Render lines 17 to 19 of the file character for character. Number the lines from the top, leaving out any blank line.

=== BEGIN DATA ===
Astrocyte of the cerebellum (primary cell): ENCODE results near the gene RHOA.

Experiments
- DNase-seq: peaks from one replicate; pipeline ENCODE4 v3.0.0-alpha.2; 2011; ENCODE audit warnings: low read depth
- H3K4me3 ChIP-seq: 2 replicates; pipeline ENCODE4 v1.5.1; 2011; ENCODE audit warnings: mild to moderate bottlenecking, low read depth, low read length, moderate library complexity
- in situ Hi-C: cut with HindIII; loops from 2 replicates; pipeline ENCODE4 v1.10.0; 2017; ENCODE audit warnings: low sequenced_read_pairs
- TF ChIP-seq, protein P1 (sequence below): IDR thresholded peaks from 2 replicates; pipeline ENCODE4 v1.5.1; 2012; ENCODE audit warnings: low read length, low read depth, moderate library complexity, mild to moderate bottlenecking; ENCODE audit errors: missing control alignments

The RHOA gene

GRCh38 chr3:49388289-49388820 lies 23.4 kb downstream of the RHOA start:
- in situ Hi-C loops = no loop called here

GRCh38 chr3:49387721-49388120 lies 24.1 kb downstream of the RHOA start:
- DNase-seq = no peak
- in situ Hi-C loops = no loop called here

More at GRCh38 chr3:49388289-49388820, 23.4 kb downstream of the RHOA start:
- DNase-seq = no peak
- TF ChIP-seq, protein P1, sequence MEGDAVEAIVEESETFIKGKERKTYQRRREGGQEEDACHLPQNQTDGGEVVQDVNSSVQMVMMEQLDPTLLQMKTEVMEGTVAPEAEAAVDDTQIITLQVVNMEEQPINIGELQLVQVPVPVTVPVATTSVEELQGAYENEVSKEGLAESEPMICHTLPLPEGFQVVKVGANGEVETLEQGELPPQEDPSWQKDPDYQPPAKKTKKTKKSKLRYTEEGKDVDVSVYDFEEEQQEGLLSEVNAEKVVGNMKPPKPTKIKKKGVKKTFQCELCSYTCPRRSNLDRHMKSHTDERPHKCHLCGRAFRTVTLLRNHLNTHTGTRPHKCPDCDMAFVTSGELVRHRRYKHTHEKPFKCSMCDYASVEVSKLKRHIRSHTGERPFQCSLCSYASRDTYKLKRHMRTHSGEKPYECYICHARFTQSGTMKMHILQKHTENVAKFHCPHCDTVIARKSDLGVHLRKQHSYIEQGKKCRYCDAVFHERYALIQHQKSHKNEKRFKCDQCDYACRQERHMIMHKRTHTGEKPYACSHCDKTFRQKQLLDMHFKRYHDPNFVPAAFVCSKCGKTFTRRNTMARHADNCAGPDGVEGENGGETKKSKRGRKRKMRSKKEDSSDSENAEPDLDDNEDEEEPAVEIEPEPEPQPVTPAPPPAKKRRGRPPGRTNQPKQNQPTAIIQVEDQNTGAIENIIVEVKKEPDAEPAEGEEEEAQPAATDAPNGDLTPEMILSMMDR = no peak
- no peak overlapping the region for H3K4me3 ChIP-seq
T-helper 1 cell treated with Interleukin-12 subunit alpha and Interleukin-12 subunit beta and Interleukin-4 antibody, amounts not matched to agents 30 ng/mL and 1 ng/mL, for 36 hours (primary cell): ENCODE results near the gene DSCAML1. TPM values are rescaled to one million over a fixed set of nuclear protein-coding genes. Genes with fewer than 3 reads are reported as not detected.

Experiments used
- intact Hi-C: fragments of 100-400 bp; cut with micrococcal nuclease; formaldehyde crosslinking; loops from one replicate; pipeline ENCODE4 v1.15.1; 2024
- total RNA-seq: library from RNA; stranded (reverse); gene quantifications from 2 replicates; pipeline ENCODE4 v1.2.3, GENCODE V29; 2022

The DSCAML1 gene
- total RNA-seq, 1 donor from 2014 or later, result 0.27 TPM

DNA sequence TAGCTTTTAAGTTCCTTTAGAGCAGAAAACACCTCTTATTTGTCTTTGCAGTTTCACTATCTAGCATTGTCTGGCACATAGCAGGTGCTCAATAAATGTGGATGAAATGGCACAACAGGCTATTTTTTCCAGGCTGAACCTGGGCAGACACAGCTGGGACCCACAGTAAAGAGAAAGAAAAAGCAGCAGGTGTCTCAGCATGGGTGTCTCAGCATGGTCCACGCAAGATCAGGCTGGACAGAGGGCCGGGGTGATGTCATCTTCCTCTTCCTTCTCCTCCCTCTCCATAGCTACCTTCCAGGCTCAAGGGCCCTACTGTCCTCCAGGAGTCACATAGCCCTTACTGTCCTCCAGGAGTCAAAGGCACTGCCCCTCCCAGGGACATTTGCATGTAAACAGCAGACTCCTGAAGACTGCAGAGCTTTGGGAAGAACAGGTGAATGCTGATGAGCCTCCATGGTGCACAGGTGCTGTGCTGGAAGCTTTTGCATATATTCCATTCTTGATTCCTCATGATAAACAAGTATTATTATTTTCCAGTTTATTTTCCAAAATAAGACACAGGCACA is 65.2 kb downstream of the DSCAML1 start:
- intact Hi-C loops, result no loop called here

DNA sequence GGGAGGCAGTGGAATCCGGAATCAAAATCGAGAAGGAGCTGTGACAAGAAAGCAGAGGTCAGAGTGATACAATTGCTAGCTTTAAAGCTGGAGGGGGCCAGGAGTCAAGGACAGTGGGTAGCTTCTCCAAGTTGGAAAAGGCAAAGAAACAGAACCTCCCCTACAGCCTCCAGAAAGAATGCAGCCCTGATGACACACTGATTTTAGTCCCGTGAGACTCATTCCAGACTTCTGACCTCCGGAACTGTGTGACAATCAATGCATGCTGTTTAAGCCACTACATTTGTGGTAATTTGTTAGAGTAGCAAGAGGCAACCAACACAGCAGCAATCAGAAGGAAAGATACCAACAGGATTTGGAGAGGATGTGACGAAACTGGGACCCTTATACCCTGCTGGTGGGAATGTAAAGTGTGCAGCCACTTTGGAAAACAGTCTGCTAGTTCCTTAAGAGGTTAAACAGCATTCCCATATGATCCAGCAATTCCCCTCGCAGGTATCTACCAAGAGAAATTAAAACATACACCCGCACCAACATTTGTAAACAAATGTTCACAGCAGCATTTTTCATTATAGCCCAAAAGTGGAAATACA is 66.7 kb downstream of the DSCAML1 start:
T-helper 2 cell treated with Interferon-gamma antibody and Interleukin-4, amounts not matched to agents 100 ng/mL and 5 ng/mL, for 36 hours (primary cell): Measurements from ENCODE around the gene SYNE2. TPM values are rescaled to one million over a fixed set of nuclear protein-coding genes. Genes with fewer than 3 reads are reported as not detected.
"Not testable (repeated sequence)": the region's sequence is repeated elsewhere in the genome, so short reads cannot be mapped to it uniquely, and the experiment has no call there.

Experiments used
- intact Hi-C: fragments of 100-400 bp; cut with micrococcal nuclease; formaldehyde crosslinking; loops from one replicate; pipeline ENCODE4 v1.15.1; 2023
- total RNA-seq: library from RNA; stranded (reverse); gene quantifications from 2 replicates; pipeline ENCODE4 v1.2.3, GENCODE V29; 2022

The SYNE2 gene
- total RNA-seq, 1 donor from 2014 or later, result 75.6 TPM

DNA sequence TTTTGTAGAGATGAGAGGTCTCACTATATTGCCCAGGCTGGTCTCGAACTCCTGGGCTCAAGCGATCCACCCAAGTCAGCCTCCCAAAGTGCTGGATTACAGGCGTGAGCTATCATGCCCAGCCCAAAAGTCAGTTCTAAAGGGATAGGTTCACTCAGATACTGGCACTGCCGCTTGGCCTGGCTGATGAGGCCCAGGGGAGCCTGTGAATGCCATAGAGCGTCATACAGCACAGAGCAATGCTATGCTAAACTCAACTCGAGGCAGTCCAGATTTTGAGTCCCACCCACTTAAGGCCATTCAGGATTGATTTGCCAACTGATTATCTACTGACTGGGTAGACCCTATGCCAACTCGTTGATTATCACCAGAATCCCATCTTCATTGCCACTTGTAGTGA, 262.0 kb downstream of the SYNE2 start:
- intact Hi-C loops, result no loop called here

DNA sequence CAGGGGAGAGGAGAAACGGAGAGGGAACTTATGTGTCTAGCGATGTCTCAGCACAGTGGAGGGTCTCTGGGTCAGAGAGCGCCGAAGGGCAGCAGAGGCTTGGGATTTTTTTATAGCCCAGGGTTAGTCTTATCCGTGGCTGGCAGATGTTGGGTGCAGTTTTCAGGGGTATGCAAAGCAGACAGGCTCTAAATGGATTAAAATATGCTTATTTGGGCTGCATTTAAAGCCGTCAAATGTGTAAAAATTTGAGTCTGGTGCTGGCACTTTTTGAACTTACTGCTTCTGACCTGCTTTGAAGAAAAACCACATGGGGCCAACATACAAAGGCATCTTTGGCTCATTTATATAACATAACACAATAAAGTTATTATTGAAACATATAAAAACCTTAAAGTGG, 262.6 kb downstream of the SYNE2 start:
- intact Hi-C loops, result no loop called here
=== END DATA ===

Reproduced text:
T-helper 1 cell treated with Interleukin-12 subunit alpha and Interleukin-12 subunit beta and Interleukin-4 antibody, amounts not matched to agents 30 ng/mL and 1 ng/mL, for 36 hours (primary cell): ENCODE results near the gene DSCAML1. TPM values are rescaled to one million over a fixed set of nuclear protein-coding genes. Genes with fewer than 3 reads are reported as not detected.

Experiments used
- intact Hi-C: fragments of 100-400 bp; cut with micrococcal nuclease; formaldehyde crosslinking; loops from one replicate; pipeline ENCODE4 v1.15.1; 2024